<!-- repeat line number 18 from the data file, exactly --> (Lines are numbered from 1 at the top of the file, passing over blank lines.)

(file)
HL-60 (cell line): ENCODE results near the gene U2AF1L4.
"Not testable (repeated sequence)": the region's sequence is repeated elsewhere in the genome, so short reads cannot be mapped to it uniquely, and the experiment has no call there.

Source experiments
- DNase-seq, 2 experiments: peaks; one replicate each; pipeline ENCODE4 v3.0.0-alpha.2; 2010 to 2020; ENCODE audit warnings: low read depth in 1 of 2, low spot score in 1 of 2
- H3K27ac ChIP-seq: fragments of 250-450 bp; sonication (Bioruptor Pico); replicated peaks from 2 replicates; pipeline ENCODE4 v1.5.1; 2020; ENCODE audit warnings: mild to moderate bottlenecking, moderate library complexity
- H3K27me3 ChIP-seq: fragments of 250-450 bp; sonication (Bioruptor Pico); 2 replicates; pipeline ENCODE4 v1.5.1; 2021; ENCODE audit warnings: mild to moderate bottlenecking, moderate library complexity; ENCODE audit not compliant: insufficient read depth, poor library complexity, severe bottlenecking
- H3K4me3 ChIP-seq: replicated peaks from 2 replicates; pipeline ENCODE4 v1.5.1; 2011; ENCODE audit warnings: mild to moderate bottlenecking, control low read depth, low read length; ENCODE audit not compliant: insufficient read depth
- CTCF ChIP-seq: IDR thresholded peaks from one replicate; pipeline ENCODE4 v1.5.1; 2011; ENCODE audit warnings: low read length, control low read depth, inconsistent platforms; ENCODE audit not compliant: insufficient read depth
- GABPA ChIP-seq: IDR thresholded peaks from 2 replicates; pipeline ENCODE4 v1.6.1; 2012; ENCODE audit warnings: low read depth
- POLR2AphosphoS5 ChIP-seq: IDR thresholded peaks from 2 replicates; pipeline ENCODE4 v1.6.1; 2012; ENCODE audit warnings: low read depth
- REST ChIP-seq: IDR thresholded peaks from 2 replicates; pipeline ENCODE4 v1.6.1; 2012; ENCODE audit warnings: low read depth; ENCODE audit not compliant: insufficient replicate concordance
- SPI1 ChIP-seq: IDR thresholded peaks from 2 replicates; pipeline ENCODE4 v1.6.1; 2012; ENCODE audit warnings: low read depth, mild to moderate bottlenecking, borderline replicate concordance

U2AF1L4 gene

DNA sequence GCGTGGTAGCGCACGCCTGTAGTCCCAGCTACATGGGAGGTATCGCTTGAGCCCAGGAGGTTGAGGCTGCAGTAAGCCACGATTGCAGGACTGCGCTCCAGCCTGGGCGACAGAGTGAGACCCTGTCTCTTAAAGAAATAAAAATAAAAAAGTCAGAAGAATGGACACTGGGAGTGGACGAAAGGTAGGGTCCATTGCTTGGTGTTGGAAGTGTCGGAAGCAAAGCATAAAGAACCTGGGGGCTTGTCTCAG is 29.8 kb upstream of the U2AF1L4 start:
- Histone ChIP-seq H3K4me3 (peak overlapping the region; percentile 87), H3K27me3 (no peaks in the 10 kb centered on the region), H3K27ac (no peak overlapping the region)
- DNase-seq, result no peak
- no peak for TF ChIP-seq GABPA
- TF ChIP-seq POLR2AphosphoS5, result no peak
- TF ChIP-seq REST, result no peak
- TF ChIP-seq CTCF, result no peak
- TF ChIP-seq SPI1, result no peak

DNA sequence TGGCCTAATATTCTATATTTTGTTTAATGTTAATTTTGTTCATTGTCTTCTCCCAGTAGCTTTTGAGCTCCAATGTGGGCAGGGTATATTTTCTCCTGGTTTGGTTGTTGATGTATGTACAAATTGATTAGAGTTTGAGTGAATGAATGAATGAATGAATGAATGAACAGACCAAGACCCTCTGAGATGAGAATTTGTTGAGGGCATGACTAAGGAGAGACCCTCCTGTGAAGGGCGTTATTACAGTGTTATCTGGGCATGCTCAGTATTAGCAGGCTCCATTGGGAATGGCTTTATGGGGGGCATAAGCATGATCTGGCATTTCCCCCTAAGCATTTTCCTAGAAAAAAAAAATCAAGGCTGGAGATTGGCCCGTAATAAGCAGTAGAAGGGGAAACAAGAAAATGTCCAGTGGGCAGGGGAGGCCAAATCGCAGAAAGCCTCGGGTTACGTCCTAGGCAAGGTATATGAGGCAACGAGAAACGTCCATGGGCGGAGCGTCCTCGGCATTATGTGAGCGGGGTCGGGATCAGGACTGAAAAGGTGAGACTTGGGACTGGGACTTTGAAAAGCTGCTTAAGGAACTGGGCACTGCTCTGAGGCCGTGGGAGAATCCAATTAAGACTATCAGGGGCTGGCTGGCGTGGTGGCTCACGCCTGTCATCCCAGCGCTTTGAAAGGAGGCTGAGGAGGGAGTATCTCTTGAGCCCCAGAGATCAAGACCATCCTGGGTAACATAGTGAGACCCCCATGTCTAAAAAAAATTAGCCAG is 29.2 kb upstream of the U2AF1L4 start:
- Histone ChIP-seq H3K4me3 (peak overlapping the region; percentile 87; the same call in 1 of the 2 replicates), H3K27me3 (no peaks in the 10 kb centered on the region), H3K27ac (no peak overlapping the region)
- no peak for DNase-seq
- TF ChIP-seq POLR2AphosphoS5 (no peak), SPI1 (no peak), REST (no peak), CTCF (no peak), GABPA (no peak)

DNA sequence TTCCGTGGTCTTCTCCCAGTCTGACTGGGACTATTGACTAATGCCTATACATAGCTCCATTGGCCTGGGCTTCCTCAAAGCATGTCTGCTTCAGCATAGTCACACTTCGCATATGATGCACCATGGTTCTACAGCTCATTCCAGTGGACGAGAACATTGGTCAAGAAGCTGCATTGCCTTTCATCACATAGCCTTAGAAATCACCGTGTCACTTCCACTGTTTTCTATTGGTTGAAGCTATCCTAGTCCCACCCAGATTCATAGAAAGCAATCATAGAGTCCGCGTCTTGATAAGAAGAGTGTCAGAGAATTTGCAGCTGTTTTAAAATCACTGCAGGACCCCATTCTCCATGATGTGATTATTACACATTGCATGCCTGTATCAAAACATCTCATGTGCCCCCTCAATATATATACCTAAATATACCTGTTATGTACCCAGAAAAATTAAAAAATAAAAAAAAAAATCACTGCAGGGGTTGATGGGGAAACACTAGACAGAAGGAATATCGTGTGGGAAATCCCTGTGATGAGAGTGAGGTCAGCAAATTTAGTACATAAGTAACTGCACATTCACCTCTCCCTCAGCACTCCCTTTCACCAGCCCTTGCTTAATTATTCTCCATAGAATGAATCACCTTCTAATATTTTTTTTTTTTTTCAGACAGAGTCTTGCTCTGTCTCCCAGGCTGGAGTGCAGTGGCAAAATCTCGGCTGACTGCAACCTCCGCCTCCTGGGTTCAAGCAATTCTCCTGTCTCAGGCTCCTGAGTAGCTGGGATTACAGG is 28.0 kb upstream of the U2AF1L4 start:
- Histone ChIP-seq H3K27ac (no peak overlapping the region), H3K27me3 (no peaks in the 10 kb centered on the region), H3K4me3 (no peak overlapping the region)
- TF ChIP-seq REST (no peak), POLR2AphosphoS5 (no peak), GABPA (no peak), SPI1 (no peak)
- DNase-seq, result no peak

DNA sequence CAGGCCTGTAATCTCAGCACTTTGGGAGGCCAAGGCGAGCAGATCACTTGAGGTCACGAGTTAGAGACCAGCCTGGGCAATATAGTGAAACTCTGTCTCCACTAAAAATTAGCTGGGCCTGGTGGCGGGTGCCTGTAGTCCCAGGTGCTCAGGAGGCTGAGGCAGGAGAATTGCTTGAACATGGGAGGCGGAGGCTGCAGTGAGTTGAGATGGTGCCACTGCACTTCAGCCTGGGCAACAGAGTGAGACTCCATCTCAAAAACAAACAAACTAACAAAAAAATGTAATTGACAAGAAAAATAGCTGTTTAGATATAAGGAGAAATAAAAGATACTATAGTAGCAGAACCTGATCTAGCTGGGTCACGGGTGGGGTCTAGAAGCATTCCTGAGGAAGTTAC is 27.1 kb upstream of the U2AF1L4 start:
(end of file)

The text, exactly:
- TF ChIP-seq POLR2AphosphoS5, result no peak